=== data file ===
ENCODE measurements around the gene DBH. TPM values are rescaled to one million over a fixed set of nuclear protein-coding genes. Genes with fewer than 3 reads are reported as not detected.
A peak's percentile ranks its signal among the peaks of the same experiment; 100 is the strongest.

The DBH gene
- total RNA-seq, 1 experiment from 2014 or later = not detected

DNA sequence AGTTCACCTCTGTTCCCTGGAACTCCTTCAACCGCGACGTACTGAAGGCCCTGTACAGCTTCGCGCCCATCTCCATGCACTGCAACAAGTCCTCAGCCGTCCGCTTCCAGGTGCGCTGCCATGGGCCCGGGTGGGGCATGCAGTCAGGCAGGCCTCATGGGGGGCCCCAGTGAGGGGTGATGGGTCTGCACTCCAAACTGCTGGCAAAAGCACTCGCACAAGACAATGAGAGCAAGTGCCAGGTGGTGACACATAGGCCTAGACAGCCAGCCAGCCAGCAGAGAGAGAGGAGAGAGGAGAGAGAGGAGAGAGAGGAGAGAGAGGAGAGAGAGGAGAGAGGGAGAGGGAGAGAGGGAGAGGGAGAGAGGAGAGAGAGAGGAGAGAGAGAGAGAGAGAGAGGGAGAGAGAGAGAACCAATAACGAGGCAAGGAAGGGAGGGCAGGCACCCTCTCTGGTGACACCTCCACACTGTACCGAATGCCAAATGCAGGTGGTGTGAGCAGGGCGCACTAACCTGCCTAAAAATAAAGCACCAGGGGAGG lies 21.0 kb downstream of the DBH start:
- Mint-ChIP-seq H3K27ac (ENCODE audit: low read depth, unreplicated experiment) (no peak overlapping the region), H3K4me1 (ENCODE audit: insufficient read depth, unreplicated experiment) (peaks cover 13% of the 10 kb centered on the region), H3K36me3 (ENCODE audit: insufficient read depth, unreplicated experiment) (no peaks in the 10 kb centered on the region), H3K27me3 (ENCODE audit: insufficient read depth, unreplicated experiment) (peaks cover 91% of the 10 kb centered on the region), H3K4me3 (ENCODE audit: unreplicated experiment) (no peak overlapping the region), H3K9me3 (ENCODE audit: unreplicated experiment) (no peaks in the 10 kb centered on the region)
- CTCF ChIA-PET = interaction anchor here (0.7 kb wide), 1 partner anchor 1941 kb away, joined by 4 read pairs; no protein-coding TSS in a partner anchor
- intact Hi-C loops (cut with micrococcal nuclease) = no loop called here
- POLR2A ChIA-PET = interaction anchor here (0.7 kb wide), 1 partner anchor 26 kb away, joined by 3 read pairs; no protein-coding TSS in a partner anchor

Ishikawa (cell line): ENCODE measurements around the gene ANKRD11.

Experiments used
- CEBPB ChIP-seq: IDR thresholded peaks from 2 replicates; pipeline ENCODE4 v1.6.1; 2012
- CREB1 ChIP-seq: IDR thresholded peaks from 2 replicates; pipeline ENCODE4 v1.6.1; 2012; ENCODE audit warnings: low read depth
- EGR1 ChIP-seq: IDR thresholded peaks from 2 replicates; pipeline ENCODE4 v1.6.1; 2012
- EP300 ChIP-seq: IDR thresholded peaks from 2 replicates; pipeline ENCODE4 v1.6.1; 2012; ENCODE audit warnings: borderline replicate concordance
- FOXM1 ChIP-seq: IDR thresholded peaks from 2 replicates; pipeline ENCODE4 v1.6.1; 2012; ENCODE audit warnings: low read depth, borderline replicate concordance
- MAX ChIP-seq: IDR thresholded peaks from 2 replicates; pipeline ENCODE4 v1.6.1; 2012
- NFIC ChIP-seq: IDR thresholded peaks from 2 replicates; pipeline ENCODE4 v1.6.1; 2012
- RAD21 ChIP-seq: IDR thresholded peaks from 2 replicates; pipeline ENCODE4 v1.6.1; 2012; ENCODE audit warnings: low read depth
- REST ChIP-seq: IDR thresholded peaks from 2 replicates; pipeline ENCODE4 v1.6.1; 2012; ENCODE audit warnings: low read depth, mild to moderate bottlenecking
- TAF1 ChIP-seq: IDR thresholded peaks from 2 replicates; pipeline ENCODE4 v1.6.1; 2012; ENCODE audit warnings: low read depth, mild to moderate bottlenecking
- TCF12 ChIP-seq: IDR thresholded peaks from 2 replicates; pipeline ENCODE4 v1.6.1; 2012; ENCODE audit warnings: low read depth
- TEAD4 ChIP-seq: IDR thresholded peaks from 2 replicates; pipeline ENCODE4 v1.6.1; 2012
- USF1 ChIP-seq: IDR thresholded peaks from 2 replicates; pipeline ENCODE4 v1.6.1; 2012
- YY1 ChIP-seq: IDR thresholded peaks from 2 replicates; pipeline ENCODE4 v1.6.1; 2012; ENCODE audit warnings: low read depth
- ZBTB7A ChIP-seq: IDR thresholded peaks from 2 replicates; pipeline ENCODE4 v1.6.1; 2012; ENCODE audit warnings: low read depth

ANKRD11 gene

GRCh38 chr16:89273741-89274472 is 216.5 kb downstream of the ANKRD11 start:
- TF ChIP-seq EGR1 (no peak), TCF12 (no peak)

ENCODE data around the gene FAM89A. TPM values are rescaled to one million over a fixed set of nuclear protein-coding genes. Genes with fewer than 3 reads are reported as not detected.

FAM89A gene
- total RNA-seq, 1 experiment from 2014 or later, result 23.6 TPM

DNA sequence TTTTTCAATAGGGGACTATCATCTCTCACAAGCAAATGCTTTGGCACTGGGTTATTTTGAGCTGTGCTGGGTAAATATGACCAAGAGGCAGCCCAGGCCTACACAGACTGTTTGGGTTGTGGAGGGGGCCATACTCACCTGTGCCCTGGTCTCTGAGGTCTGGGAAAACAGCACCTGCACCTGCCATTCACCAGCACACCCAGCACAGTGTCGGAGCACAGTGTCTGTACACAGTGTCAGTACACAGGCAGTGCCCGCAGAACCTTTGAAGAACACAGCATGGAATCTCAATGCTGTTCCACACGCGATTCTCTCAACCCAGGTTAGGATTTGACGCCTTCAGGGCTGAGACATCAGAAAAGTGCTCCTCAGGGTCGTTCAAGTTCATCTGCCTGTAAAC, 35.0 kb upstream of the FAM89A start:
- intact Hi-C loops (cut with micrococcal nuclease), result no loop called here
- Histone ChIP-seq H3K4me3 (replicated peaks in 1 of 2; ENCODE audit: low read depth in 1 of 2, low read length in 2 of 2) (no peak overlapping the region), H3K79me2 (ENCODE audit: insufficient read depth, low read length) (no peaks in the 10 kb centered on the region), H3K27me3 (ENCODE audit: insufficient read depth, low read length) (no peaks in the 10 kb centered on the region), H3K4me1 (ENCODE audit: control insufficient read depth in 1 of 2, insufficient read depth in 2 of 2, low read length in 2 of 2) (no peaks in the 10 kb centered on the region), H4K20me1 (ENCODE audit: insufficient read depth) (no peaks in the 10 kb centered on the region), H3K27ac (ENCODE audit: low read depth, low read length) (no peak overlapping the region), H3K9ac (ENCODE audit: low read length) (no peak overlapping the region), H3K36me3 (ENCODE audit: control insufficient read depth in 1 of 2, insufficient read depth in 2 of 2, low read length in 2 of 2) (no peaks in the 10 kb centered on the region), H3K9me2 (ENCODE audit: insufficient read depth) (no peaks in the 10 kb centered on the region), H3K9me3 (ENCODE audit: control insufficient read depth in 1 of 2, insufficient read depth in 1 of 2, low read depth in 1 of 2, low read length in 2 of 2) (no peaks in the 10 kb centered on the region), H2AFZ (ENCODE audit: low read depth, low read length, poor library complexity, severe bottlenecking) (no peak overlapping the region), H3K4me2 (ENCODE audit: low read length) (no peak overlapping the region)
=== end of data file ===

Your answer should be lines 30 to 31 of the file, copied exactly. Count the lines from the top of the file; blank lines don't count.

ENCODE data around the gene FAM89A. TPM values are rescaled to one million over a fixed set of nuclear protein-coding genes. Genes with fewer than 3 reads are reported as not detected.

FAM89A gene